Miner Explains Why SB 670 is Unfair PDF Print E-mail
Written by Unknown   
Thursday, 24 December 2009

 

Let me say up front that I am absolutely appalled over the ban on dredging. I do not dredge, and have just started prospecting this year. However, I think the ban is completely unnecessary & the reasoning for it unfounded. I do see the budget-issues being the primer for the action (i.e. Hillman). And it seems that the Indian tribes & environmentalists have taken advantage of that action to further their own causes. I don't know what's motivating them. But it sure does sound like it is something other than saving the environment.

 

As I have said in other posts in other threads, I have a Master's in Biology. Not that I like to toot my own horn - but I can't see any reason for small-scale dredging to cause a decline in salmon populations, or other fish, for that matter. And this is based on scientific reasoning:

 

1) CA DFG regulates the dredge season to minimize impact on the fisheries. Given the number of years that dredging has been regulated, the DFG biologists should have noticed any obvious changes in fish populations associated with dredge-activities by now. And if they did, they would have been the first to sound the alarm. I am unaware of such notice, other than the raising of concern over the formation of methyl-mercury, which I will address below.

 

2) The redistribution of river sediments is a natural activity. And because small-scale dredges move only a small volume of material in a given location, even over the course of the season, that really shouldn't cause problems either. On the contrary, the movement of sediments can release trapped nutrients into the water, loosens packed gravel, and overall, should rejuvenate the areas worked. Thus, dredging, done responsibly, can be good for the ecosystem.

 

3) Mercury & methyl-mercury: If the movement of mercury through a dredge did result in the formation of methyl-mercury, which is "biologically available" (i.e. can be assimilated into the tissues of an organism), then there would be clear evidence of this throughout the affected ecosystem. And this would show up first in the predators at the top of the food chain - the birds & mammals that feed on the aquatic life. This is due to the process of biomagnfication, where the toxic compound continues to accumulate in higher concentrations within each step of the food chain. Thus, the highest concentration is found at the top, which is usually why such a problem is first noticed through the decline in the top-predator group. Does anyone recall the decline in the birds of prey due to DDT? Same idea.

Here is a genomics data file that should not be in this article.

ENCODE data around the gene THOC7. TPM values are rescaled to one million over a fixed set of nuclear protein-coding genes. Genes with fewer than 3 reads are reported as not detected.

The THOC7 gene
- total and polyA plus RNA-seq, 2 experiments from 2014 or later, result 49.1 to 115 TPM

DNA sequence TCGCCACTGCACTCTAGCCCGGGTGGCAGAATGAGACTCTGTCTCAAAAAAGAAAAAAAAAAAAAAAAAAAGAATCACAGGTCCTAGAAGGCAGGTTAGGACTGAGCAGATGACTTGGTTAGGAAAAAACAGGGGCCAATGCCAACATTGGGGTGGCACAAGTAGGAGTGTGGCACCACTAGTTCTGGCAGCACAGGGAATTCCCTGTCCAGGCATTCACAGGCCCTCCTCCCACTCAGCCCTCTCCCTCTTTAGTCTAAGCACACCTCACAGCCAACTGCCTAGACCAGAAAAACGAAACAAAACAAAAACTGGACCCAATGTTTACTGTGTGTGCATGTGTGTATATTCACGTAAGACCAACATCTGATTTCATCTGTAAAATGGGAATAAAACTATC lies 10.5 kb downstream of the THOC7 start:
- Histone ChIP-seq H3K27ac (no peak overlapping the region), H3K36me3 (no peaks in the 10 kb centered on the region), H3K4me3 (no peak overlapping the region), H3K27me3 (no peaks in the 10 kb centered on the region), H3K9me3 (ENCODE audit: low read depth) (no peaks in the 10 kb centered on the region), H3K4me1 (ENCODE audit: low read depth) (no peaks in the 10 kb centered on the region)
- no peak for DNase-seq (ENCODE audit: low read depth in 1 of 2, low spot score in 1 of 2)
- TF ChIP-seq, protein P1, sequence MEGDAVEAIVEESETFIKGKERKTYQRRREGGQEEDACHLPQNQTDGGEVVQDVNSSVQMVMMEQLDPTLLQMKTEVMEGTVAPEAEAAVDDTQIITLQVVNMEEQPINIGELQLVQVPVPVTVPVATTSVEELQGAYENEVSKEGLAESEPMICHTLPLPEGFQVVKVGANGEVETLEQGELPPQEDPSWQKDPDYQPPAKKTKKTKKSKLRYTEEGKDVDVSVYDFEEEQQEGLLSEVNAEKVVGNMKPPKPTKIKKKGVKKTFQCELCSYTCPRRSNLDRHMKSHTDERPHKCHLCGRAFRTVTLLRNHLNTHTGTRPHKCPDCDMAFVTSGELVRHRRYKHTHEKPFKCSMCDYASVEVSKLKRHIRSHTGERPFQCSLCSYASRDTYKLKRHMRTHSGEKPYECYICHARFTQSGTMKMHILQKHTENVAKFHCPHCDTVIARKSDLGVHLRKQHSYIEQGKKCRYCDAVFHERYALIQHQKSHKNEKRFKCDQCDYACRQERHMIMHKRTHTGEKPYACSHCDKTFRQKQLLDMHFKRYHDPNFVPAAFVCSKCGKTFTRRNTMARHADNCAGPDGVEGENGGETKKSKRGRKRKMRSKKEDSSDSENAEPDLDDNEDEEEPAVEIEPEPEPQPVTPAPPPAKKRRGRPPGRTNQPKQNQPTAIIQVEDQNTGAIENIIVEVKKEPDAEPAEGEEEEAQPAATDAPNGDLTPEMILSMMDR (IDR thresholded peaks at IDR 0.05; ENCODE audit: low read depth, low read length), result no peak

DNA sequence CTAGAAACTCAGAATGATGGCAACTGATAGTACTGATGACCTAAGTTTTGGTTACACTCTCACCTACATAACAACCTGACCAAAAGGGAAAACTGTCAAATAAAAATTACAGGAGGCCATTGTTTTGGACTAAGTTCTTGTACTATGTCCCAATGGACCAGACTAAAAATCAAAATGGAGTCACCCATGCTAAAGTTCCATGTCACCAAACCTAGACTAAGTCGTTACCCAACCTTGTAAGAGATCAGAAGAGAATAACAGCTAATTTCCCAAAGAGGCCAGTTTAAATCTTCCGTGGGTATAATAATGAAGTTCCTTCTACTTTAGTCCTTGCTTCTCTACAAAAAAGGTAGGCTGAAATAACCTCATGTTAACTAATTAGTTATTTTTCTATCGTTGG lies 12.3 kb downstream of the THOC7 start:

So if mercury was the true cause of the problem, it would be evident in other areas. And it would also be evident in the development of the fry, as salmon move out to the ocean to mature. They are only in the rivers as eggs/fry, and then return as adults to spawn and die. Lastly, it would be measurable within the tissues of the organisms - mercury, as we all know, does not go away. It accumulates. But it does not degrade or decay.

 

With that said, I can only suspect that the pursuit to ban dredging is being fueled by ulterior motives. Perhaps the greenies see this as the Achilles heel of the legal system - a weakness to be exploited so they can shut down any activity they deem undesirable based on suspicion, whereas before the courts required reasonable evidence/proof. Once precedent is set, it opens the door to a new mechanism for interdiction; one based on "maybe" vs. hard fact. From all I've read, I'm inclined to believe the latter.

 

The ban on dredging is more a victory of legal precedent than "saving the earth". The environmentalists have, in effect, convinced the courts that any suspicious activity should be shut down until a study is completed. So if they can find any reason for a study to be required, then that alone can be justification for the suspense of said activity - pending completion of the study. Yes, I suspect the assault on dredging is really a means to twist the legal system into working more-advantageously for the environmentalists - the "end-run", as others have called it. And that scares me more than the loss of the right to dredge, as it opens the gates to the continual loss of right-of-access to all public lands, simply because someone, somewhere suspects it just ain't right.

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Last Updated ( Thursday, 24 December 2009 )
 
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